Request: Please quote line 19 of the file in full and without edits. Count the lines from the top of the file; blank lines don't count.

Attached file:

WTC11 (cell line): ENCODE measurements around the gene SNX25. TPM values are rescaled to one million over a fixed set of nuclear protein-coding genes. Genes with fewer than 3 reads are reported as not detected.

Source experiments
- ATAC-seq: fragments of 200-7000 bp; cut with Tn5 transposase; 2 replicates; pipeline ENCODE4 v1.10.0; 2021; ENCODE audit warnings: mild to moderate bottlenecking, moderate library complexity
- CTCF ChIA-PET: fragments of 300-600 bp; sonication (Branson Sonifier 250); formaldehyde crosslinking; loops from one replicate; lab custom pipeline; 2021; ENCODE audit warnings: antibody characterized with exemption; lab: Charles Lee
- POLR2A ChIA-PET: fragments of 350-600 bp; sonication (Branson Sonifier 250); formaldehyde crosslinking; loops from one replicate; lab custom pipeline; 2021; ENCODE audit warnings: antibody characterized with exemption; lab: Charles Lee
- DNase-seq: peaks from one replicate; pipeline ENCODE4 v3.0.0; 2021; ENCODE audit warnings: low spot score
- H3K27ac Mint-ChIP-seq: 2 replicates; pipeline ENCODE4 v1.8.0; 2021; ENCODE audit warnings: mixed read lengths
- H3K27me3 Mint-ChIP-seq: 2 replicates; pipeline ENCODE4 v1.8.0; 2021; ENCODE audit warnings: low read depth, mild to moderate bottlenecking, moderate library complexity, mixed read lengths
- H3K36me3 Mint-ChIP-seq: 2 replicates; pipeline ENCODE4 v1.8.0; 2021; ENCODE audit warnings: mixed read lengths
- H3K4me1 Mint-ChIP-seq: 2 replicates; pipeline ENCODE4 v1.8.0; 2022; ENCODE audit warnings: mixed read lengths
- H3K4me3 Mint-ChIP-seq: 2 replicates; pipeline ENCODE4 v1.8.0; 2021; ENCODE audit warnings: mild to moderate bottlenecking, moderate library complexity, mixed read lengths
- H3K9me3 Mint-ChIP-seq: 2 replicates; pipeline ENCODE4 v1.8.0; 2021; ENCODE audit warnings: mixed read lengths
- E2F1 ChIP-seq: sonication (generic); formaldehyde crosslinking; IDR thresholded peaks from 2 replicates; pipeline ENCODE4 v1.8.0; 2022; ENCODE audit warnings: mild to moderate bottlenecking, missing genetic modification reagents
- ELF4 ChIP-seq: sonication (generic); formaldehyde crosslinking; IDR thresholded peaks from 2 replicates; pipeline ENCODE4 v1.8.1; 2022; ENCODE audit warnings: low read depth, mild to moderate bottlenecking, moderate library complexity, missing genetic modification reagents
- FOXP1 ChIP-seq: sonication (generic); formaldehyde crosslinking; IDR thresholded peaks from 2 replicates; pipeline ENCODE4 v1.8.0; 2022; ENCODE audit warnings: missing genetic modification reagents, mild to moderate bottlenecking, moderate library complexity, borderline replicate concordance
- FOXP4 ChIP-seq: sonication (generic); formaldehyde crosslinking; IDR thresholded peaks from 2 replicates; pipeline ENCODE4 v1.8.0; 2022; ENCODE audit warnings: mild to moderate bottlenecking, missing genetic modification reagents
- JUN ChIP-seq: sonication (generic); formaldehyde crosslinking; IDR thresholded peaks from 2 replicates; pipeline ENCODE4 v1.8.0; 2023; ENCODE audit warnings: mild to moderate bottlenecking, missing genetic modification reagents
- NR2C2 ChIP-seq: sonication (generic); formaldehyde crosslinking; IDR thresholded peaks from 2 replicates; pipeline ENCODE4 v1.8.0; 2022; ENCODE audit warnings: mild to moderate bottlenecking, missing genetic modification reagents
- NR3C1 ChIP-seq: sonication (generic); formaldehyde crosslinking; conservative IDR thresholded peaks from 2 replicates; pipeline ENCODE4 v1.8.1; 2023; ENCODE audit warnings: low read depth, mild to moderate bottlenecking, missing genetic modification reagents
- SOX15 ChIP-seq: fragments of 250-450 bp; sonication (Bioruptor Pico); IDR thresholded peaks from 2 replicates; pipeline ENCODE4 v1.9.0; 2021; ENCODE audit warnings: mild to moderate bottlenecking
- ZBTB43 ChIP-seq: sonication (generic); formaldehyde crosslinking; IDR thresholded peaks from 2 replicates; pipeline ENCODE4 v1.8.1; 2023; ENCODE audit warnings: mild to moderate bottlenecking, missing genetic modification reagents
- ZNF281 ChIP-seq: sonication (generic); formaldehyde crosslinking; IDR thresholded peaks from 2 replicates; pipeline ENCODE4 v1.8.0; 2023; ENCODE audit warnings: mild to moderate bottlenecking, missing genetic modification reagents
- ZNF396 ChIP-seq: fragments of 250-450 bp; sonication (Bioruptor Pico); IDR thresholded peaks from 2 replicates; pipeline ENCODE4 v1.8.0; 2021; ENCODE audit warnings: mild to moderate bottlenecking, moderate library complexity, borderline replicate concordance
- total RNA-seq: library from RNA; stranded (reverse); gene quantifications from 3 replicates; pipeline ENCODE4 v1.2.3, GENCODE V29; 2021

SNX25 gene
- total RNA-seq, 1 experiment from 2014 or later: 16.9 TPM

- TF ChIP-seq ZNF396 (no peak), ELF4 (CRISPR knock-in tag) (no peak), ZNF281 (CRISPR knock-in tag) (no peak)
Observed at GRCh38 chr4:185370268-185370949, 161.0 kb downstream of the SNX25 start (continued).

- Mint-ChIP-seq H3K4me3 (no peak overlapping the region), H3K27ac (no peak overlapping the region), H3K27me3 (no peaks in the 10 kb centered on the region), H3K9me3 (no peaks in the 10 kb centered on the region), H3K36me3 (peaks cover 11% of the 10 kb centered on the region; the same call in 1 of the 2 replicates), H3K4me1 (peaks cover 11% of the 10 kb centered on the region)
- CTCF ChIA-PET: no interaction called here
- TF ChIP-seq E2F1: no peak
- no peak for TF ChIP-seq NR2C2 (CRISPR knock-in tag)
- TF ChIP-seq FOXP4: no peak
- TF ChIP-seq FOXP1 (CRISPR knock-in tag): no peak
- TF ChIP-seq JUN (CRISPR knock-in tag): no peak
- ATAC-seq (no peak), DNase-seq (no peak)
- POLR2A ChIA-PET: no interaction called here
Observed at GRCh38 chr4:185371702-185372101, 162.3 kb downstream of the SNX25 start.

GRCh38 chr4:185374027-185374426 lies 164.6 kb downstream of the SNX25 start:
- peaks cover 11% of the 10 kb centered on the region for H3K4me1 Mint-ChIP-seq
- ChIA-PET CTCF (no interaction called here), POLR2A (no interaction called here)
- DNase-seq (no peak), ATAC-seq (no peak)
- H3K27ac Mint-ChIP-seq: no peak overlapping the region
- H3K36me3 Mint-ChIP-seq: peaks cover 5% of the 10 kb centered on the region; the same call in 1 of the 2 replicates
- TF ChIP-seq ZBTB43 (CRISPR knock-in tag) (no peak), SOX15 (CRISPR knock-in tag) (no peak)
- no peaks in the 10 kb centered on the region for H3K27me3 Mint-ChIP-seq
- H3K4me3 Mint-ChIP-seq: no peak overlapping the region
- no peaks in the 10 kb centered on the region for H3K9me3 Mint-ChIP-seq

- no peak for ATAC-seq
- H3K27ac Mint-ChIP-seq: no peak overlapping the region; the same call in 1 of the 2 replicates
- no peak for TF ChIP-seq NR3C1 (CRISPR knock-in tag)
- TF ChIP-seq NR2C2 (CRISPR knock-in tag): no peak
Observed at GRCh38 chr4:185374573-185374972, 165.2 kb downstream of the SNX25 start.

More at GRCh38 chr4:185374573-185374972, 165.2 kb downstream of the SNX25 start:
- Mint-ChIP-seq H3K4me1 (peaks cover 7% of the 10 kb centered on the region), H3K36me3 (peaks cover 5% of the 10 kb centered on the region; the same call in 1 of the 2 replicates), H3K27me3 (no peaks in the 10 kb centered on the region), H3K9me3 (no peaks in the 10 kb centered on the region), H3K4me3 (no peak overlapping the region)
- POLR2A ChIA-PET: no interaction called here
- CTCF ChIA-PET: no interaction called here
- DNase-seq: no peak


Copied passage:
- NR3C1 ChIP-seq: sonication (generic); formaldehyde crosslinking; conservative IDR thresholded peaks from 2 replicates; pipeline ENCODE4 v1.8.1; 2023; ENCODE audit warnings: low read depth, mild to moderate bottlenecking, missing genetic modification reagents